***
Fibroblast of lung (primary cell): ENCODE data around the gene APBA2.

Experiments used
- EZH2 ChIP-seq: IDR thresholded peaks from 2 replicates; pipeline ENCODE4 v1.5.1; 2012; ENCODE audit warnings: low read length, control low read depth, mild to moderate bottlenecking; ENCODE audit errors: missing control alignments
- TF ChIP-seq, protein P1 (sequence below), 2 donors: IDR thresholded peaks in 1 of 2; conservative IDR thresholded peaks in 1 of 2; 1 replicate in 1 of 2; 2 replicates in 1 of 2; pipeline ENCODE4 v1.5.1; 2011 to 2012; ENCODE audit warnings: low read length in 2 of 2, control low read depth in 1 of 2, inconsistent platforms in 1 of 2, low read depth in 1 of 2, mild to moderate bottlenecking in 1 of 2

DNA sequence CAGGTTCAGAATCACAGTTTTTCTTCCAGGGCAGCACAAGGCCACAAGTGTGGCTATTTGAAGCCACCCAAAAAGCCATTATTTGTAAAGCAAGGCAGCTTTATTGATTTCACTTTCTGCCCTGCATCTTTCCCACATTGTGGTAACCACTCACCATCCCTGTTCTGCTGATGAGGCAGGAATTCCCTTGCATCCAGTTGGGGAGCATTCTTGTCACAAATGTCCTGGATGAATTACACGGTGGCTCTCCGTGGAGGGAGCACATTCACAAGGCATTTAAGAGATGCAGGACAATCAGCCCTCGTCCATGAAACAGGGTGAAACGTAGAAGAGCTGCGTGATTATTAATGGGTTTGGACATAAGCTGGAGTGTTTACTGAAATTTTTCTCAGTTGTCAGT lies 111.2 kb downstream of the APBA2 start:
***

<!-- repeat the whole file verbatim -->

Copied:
Fibroblast of lung (primary cell): ENCODE data around the gene APBA2.

Experiments used
- EZH2 ChIP-seq: IDR thresholded peaks from 2 replicates; pipeline ENCODE4 v1.5.1; 2012; ENCODE audit warnings: low read length, control low read depth, mild to moderate bottlenecking; ENCODE audit errors: missing control alignments
- TF ChIP-seq, protein P1 (sequence below), 2 donors: IDR thresholded peaks in 1 of 2; conservative IDR thresholded peaks in 1 of 2; 1 replicate in 1 of 2; 2 replicates in 1 of 2; pipeline ENCODE4 v1.5.1; 2011 to 2012; ENCODE audit warnings: low read length in 2 of 2, control low read depth in 1 of 2, inconsistent platforms in 1 of 2, low read depth in 1 of 2, mild to moderate bottlenecking in 1 of 2

DNA sequence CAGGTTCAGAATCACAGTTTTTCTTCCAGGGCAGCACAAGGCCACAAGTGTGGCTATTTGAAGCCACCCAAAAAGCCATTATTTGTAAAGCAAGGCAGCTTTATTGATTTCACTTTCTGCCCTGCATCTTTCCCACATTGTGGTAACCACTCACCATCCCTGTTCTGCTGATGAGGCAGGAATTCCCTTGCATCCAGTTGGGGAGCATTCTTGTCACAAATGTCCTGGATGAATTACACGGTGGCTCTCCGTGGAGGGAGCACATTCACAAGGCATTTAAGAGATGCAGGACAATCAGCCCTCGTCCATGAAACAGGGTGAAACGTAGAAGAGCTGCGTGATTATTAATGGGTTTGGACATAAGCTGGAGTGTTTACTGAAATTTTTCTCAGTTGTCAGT lies 111.2 kb downstream of the APBA2 start: